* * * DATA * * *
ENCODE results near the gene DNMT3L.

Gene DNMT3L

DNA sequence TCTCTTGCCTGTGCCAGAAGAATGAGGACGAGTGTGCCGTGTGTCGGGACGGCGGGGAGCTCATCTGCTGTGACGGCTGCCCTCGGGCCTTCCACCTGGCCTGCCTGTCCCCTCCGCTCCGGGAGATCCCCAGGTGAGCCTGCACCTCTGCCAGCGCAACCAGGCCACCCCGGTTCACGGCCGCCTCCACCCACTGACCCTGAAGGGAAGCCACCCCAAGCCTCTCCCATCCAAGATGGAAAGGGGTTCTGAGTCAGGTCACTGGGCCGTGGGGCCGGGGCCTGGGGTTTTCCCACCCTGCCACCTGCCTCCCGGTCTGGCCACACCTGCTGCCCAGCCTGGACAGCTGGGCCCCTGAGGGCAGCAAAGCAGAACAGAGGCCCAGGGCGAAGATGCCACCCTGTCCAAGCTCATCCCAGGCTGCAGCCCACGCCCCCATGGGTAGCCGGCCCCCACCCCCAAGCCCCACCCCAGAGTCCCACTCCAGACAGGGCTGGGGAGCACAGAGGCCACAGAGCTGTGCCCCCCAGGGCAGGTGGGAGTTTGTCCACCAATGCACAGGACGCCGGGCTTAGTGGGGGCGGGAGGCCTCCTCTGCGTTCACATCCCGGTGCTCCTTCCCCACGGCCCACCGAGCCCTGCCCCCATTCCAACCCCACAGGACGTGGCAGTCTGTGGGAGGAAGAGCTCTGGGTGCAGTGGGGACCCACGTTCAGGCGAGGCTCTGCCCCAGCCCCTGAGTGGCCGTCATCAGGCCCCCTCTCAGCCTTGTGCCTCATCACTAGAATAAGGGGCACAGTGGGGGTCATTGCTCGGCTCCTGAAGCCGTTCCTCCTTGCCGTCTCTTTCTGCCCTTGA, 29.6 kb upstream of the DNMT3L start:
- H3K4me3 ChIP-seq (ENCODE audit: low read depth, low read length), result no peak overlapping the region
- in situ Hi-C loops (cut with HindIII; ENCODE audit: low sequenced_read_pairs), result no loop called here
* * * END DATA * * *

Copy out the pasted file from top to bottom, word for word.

ENCODE results near the gene DNMT3L.

Gene DNMT3L

DNA sequence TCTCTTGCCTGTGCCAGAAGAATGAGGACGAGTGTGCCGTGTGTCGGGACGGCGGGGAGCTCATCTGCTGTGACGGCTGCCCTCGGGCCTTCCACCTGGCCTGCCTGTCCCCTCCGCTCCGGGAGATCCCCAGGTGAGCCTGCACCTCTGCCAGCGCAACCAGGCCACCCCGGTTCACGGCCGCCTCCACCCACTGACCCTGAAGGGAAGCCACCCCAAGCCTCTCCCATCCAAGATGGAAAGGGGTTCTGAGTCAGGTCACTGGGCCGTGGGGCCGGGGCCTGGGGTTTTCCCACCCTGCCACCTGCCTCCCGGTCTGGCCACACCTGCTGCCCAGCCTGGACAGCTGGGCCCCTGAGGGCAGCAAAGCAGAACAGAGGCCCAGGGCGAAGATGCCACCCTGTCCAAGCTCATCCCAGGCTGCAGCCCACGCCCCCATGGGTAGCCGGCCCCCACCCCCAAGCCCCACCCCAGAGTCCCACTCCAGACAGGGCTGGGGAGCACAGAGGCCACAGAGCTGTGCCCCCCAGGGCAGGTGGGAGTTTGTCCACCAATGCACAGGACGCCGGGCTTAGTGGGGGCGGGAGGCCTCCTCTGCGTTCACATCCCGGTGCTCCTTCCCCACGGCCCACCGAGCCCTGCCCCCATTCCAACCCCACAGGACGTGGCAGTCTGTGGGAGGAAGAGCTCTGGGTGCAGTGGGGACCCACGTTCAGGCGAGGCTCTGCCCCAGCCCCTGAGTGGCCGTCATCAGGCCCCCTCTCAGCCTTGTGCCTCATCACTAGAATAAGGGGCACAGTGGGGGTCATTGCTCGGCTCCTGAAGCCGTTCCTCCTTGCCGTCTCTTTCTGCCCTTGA, 29.6 kb upstream of the DNMT3L start:
- H3K4me3 ChIP-seq (ENCODE audit: low read depth, low read length), result no peak overlapping the region
- in situ Hi-C loops (cut with HindIII; ENCODE audit: low sequenced_read_pairs), result no loop called here